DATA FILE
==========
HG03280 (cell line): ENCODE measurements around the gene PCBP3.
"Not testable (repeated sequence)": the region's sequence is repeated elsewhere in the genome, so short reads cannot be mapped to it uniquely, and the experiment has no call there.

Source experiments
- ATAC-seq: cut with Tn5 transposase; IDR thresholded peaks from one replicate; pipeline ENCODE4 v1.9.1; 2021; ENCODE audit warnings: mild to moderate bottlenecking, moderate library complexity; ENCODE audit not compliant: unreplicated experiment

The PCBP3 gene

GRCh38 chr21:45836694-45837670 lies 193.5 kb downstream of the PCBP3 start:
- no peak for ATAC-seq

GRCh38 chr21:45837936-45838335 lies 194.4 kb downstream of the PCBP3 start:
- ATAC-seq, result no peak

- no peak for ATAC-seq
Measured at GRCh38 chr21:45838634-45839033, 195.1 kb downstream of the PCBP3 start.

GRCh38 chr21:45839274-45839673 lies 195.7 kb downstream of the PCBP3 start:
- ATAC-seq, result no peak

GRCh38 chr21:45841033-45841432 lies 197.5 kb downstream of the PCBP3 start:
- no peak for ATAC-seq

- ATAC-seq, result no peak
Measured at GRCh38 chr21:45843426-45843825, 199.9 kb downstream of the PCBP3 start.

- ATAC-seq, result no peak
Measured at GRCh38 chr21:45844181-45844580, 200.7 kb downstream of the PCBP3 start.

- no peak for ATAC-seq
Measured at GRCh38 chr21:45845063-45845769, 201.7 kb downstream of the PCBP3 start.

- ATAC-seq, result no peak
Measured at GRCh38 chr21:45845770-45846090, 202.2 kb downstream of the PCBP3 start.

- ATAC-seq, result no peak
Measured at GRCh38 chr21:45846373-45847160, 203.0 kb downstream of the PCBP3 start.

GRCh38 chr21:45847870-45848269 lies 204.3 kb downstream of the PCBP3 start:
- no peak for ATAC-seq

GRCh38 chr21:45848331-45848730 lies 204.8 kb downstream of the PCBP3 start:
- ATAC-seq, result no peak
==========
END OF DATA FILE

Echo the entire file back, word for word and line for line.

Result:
HG03280 (cell line): ENCODE measurements around the gene PCBP3.
"Not testable (repeated sequence)": the region's sequence is repeated elsewhere in the genome, so short reads cannot be mapped to it uniquely, and the experiment has no call there.

Source experiments
- ATAC-seq: cut with Tn5 transposase; IDR thresholded peaks from one replicate; pipeline ENCODE4 v1.9.1; 2021; ENCODE audit warnings: mild to moderate bottlenecking, moderate library complexity; ENCODE audit not compliant: unreplicated experiment

The PCBP3 gene

GRCh38 chr21:45836694-45837670 lies 193.5 kb downstream of the PCBP3 start:
- no peak for ATAC-seq

GRCh38 chr21:45837936-45838335 lies 194.4 kb downstream of the PCBP3 start:
- ATAC-seq, result no peak

- no peak for ATAC-seq
Measured at GRCh38 chr21:45838634-45839033, 195.1 kb downstream of the PCBP3 start.

GRCh38 chr21:45839274-45839673 lies 195.7 kb downstream of the PCBP3 start:
- ATAC-seq, result no peak

GRCh38 chr21:45841033-45841432 lies 197.5 kb downstream of the PCBP3 start:
- no peak for ATAC-seq

- ATAC-seq, result no peak
Measured at GRCh38 chr21:45843426-45843825, 199.9 kb downstream of the PCBP3 start.

- ATAC-seq, result no peak
Measured at GRCh38 chr21:45844181-45844580, 200.7 kb downstream of the PCBP3 start.

- no peak for ATAC-seq
Measured at GRCh38 chr21:45845063-45845769, 201.7 kb downstream of the PCBP3 start.

- ATAC-seq, result no peak
Measured at GRCh38 chr21:45845770-45846090, 202.2 kb downstream of the PCBP3 start.

- ATAC-seq, result no peak
Measured at GRCh38 chr21:45846373-45847160, 203.0 kb downstream of the PCBP3 start.

GRCh38 chr21:45847870-45848269 lies 204.3 kb downstream of the PCBP3 start:
- no peak for ATAC-seq

GRCh38 chr21:45848331-45848730 lies 204.8 kb downstream of the PCBP3 start:
- ATAC-seq, result no peak